Elizabeth Costello objects to Paul West's having thought his way into and brought back to life the executions of people who plotted to kill Hitler. Stephen Mulhall discusses this on pp. 203-213 of The Wounded Animal.
If I were him I would have brought in Plato's story about wanting to go and look at some dead bodies behind a wall (he mentions Plato, but not this story specifically, as I recall). Plato tells the story (as I remember) to defend his belief that in addition to the rational part of the soul and the monster of desire, we also contain another part, one that can get angry when we stoop to such base acts as rubbernecking at faces of death. Costello's view is, roughly, that there are some things we should not look at, some places we should not go. The curious, lustful monster should be kept in some kind of check.
Mulhall contrasts this with an ideal of realism, which demands that we seal ourselves off from no bit of reality. He writes that Coetzee goes ahead and represents the very things that Costello, in Coetzee's story, refuses to represent (see p. 211). But it isn't clear to me that this is true. There is a difference between writing a novel that quotes bits of West's book, on the one hand, and writing a book like West's, on the other. I haven't read all of Coetzee's work, but I don't remember him going into (porno)graphic detail when it comes to torture, rape, and murder.* These things happen, but off-stage. So he does, it seems to me, retain a sense of the obscene. Its existence is not denied, but it is not inhabited either. You might leave one of Coetzee's novels knowing (in some sense, to some extent) what it is like to be, say, him, but not with any improved sense of what it is like to be a torturer or rapist. So here is a point where I think Mulhall goes wrong (although, of course, it might be me that is wrong).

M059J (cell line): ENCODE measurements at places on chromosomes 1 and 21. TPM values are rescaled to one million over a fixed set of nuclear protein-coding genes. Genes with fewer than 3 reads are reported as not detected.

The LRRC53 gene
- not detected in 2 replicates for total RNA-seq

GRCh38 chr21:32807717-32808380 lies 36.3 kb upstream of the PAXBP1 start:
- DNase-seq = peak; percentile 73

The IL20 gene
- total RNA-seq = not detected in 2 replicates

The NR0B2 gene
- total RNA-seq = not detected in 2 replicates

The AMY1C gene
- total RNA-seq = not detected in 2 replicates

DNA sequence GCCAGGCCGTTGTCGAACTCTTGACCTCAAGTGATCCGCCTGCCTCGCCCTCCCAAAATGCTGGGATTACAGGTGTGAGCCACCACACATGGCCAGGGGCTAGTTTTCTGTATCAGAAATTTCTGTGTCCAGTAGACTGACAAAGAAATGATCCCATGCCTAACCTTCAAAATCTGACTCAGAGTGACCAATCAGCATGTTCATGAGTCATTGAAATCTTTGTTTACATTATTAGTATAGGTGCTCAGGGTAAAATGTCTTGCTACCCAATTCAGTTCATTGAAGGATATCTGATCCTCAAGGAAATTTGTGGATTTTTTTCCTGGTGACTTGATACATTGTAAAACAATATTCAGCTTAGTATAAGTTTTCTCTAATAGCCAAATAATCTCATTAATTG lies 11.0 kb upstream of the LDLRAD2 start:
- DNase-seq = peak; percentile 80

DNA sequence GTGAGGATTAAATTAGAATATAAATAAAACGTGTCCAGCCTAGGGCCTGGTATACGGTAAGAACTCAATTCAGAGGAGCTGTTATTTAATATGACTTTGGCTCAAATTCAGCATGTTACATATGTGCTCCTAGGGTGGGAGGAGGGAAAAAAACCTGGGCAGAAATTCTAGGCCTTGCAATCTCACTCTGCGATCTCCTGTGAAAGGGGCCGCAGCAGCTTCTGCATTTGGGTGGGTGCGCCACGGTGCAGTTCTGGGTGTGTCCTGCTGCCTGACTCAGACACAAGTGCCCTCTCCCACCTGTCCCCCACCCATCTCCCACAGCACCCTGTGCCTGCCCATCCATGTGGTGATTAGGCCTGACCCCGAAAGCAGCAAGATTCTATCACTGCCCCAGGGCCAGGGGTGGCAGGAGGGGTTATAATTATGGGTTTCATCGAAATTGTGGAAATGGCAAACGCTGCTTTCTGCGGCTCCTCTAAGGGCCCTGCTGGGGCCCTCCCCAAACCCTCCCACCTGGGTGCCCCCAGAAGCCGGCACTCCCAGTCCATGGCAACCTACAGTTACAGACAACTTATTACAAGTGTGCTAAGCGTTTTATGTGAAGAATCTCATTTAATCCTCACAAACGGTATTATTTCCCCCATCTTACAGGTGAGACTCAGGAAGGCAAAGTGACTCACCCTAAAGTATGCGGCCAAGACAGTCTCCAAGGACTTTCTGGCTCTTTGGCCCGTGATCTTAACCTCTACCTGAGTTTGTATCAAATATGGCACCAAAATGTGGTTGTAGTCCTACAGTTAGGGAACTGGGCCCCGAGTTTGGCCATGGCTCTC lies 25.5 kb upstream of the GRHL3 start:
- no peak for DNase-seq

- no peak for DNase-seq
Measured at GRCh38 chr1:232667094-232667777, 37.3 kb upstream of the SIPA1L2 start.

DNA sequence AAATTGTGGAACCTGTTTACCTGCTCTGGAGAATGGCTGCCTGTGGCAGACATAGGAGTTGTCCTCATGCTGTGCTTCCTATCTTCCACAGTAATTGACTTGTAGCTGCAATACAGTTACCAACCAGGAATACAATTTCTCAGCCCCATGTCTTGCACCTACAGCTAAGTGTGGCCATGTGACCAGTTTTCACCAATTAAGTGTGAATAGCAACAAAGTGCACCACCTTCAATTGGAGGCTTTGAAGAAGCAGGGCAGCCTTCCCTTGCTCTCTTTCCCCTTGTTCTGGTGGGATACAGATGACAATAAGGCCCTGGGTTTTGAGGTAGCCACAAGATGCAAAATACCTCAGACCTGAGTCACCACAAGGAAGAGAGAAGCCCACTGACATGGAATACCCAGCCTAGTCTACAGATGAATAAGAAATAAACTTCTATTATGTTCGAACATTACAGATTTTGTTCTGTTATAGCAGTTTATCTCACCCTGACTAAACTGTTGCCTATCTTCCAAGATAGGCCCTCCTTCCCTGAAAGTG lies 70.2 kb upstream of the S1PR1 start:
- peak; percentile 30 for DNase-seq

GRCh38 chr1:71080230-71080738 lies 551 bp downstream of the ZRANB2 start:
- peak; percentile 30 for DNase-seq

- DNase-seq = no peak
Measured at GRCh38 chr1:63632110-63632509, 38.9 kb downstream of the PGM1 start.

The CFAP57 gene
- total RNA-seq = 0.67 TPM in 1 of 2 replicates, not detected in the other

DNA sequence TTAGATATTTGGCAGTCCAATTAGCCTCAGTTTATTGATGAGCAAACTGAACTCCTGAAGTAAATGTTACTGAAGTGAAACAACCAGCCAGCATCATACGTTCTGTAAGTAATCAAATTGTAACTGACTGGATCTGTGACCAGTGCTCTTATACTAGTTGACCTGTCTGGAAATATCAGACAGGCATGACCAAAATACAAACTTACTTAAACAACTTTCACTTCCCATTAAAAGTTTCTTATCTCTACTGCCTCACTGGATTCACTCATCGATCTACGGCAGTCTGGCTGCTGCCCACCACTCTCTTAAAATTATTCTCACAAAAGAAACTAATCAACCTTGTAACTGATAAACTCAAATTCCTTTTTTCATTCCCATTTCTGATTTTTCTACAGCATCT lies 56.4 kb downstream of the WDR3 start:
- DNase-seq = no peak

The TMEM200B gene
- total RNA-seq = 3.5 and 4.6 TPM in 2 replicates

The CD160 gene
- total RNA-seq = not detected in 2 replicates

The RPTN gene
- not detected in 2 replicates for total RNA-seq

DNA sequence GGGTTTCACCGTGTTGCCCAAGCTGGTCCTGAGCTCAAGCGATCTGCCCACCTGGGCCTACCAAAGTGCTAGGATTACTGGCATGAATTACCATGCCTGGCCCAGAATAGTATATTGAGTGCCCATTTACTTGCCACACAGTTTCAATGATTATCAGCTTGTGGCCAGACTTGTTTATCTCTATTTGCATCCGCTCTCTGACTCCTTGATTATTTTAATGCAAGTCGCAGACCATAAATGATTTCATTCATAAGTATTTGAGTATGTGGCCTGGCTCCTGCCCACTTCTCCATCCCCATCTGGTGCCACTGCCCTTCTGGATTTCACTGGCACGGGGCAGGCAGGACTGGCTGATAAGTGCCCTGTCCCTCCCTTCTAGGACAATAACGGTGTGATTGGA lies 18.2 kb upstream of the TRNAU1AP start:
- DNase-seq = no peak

Does Coetzee then fail to be a true realist? Well, perhaps that isn't what he really wants to be. But no, I don't think he does fail in this way. Preserving the phenomena, capturing the facts, keeping it real means not pretending that obscene things don't happen, but also not pretending that they are not obscene.
*I'm not saying that West does this, but it seems to be Costello's view that he does.